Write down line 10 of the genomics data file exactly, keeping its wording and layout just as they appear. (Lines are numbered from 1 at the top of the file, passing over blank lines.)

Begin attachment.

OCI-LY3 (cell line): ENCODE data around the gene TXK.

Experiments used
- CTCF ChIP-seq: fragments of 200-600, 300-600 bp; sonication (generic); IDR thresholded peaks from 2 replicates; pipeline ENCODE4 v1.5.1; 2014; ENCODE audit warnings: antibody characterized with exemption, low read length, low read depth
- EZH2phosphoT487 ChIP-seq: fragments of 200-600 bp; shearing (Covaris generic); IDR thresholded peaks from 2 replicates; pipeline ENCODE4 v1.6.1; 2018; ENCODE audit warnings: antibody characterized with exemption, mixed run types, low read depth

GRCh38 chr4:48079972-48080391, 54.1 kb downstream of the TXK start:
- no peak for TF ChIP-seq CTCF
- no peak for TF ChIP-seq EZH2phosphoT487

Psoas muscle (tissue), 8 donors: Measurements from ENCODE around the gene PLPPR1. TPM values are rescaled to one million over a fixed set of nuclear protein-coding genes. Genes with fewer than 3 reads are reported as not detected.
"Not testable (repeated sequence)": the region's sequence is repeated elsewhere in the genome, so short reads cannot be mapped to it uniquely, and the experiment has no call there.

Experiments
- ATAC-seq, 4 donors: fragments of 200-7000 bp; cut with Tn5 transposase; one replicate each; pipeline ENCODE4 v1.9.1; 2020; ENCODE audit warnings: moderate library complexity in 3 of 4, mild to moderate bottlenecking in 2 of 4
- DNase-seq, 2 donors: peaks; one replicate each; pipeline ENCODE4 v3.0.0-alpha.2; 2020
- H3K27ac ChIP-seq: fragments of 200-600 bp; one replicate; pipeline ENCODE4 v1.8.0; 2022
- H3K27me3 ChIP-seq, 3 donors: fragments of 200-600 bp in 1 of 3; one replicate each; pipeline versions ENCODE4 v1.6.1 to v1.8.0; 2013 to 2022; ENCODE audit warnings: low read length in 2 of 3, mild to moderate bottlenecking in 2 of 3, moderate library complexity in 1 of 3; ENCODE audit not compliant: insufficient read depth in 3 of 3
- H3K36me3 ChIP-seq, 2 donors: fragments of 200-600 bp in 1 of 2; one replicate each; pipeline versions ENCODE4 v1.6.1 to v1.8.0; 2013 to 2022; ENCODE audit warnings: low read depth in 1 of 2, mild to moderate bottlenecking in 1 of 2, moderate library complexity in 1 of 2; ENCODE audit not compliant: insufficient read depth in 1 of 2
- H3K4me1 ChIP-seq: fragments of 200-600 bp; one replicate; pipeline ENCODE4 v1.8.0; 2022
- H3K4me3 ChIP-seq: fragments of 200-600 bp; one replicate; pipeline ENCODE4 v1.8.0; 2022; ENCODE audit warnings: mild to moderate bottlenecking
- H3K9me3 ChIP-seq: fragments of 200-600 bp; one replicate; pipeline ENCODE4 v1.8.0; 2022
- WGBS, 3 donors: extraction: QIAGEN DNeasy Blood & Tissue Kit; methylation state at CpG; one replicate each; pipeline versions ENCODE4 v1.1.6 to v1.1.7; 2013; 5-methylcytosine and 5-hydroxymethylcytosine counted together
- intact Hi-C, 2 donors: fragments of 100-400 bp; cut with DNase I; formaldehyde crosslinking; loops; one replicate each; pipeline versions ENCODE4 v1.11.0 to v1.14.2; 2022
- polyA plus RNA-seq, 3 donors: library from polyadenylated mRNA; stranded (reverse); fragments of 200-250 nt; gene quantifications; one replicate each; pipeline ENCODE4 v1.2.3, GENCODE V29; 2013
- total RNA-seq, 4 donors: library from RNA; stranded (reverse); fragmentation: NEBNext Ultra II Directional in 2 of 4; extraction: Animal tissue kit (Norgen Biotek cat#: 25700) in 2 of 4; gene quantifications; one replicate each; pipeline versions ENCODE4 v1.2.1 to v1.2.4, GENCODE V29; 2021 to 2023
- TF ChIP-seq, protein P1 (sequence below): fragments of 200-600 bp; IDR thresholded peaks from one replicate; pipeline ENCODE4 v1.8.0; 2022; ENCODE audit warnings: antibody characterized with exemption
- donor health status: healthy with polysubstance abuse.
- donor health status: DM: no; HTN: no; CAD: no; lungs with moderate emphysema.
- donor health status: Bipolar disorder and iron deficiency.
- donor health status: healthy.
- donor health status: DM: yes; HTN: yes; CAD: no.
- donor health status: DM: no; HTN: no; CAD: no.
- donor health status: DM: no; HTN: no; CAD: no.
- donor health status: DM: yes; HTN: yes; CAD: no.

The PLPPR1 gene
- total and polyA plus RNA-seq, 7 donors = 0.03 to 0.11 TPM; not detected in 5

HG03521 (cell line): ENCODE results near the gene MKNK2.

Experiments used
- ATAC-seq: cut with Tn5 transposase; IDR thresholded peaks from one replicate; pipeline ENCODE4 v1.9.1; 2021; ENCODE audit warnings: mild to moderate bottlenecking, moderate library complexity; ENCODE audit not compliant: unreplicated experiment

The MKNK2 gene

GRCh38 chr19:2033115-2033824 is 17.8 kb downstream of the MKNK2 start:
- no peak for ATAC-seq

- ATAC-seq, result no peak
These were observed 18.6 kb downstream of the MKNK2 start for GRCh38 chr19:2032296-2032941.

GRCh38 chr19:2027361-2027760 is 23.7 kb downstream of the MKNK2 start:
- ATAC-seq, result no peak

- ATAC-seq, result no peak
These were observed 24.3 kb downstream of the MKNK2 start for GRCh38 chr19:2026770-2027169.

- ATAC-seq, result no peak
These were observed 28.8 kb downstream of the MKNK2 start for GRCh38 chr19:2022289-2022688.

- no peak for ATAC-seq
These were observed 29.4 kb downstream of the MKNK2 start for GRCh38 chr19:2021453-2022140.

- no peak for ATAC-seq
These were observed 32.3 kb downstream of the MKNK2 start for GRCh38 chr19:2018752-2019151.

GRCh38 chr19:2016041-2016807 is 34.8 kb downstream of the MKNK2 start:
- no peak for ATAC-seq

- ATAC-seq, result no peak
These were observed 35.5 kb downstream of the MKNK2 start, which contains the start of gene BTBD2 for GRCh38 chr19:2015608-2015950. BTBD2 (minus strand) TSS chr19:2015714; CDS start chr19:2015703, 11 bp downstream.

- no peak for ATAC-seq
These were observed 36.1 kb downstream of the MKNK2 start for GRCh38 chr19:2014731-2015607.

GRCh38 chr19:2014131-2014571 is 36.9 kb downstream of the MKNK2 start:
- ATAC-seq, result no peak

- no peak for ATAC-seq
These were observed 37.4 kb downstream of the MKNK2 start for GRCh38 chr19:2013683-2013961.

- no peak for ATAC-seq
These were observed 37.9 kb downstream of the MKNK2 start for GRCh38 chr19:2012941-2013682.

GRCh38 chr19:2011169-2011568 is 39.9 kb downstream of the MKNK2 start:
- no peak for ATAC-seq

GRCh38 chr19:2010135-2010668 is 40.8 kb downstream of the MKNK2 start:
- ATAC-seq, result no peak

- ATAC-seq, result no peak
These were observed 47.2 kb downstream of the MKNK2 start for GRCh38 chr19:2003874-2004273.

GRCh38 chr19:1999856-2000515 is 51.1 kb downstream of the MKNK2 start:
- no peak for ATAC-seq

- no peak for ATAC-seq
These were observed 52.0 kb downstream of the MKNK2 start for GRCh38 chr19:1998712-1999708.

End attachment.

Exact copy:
Experiments